Dissecting the Last man on earth film during a pandemic

What exactly is it about the ‘last man on earth’ film that continues to pluck at our heartstrings, whilst wreaking simultaneous havoc on our minds? 

Is it the hellish scenario of suddenly waking up and finding yourself plunged into the throes of despair upon the realisation of being alone? Perhaps it’s the nostalgia-induced yearning for a yesterday that no amount of wishing will ever bring back? Or could it be that whilst the idea of an all-out cataclysmic event in your lifetime seems unlikely, at the same time you can never entirely rule it out?

Harry Belafonte in the 1959 MGM film, ‘The World, the Flesh and the Devil’.

Whatever the case may be, our longstanding fixation with cinema’s soul survivor seems to have never wavered – and nor does it appear to be going extinct any time soon either. Deserted and cast aside by humanity – and left to fend for themselves in a new and strange environment, we as the audience can only surrender as defenceless onlookers as these accidental heroes navigate through a post-apocalyptic wasteland of lifeless cities and barren streets.

Whichever way you choose to look at it, the lucky or unlucky individual must quickly learn to come to terms with their affliction…lest the physical and psychological horror of their bleak predicament be theirs, as well as their entire species undoing.  

That’s a whole lot of pressure for one to have to carry on their shoulders; and as you may well expect, this is not always held with a high degree of finesse. Hurtling through a rollercoaster of heightened emotions, the accidental hero transitions through everything from shock, panic, grief, disillusionment, self-destruction, delirium and denial. All-the-while toeing the precarious tightrope that separates the rational mind from the deranged, their crusade for redemption is often fraught with pitfalls. With all the time in the world for self-reflection, they’re often left lamenting the interactivity and the connectivity of a society now rendered obsolete.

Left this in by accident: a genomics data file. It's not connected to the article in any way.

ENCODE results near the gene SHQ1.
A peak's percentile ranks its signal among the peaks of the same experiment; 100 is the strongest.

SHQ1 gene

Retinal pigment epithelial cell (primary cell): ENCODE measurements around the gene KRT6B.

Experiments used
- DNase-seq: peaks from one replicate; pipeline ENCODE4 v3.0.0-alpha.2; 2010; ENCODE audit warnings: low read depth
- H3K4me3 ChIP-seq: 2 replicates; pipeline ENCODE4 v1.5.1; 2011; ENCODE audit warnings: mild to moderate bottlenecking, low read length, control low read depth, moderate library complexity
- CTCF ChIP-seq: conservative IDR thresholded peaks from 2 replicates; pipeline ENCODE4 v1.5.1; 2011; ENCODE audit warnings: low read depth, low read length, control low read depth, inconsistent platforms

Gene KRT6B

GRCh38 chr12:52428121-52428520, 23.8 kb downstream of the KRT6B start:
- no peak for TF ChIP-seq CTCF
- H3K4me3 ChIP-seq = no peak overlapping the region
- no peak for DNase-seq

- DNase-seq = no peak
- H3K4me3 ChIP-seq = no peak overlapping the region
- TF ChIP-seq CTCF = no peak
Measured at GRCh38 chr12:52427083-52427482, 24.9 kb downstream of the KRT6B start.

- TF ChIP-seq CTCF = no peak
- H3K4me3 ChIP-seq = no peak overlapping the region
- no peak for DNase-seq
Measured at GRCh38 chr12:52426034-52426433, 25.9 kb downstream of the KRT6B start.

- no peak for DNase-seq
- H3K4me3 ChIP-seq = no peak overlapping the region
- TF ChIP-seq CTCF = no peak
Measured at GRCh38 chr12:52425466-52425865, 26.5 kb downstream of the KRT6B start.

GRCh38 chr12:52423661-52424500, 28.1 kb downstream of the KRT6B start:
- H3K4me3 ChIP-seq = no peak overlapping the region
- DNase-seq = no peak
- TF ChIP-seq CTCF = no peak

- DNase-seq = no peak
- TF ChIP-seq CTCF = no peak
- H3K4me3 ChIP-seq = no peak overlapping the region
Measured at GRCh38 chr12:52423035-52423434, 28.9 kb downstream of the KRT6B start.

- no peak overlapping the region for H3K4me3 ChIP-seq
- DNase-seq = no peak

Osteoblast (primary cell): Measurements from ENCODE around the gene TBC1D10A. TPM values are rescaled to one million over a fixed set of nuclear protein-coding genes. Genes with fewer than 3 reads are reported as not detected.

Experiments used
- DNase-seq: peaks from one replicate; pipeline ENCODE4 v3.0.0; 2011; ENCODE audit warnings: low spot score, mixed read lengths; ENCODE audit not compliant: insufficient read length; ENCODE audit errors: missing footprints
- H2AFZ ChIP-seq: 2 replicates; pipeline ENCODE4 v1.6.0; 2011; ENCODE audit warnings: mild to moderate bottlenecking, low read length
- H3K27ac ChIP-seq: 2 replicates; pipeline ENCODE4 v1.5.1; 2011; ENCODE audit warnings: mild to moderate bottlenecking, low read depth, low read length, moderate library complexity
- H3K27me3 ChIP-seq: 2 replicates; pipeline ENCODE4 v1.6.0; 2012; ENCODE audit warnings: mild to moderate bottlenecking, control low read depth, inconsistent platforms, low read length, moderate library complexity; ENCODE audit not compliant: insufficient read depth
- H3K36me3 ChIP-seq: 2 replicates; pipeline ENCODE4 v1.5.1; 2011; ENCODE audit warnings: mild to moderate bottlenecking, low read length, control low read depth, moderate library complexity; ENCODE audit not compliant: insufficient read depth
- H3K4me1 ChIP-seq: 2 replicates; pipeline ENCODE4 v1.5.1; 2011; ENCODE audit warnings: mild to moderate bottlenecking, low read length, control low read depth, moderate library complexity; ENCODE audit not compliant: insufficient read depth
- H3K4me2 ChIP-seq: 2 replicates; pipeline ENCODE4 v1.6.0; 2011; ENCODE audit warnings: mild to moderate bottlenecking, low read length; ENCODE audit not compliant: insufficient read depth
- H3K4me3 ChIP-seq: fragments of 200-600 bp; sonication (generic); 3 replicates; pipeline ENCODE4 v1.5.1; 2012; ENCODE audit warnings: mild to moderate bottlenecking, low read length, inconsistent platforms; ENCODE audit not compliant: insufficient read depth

Table for one. Earl Holliman contemplates his predicament in Rod Serling’s 1959 television pilot for The Twilight Zone, ‘Where is Everybody?’

For many of us, going to the cinema and surrendering to the fictional universes offered on screen has been a tried and tested way for us to escape the routine banality of our everyday lives. But what can be said about the transition of our lives post-covid – now that cinemas and theatres have been all but boarded shut, and our realities have suddenly become stranger than the fiction we’re more accustomed to seeing up there on the screen?   

In the 1985 film The Quiet Earth – New Zealand’s first major science-fiction picture, scientist Zac Hobson (played by eclectic musician and satirical news frontman, Bruno Lawrence – who incidentally also co-wrote the script for the film) awakens to find his alarm clock frozen at 6:12. He peers through the blinds and locates a strikingly unusual red sun hanging low in the summer sky. 

How long had he overslept, and what did he suppose had been the cause of the power outage?  

Hobson is soon confronted with far more sobering questions on the city bound commute to work – as he dodges a slew of abandoned vehicles sprawled across the middle of the road, or whilst he coasts undisturbed through the once-bustling streets of a forsaken city centre, and as he stumbles upon the incinerated wreckage of a large commercial aircraft that appears to have dropped from the sky. 

“The world we were in was almost exactly, but not quite, the same as the old world. A subtle dislocation somehow involving the processes of perception had shaken the normal boundaries out of place. It was hard to detect, like a familiar room in which something is very slightly changed. And it induced the same unease.”

-Excerpt from the novel, The Quiet Earth, by Craig Harrison

Based upon the Craig Harrison novel of the same name that came out five years prior – much like The Twilight Zone’s television pilot episode Where is Everybody?, released in 1959, or a string of American post-apocalyptic films, like The World, the Flesh and the Devil (of which this film has been called an unofficial remake), 1964’s The Last Man on Earth, or finally the 1971 classic, Omega Man, starring Charlton Heston (later remade in 2007 as I am Legend), The Quiet Earth tells the tale of an ordinary man who wakes up to find himself the planet’s sole inhabitant (or, SPOILER ALERT: so it seems).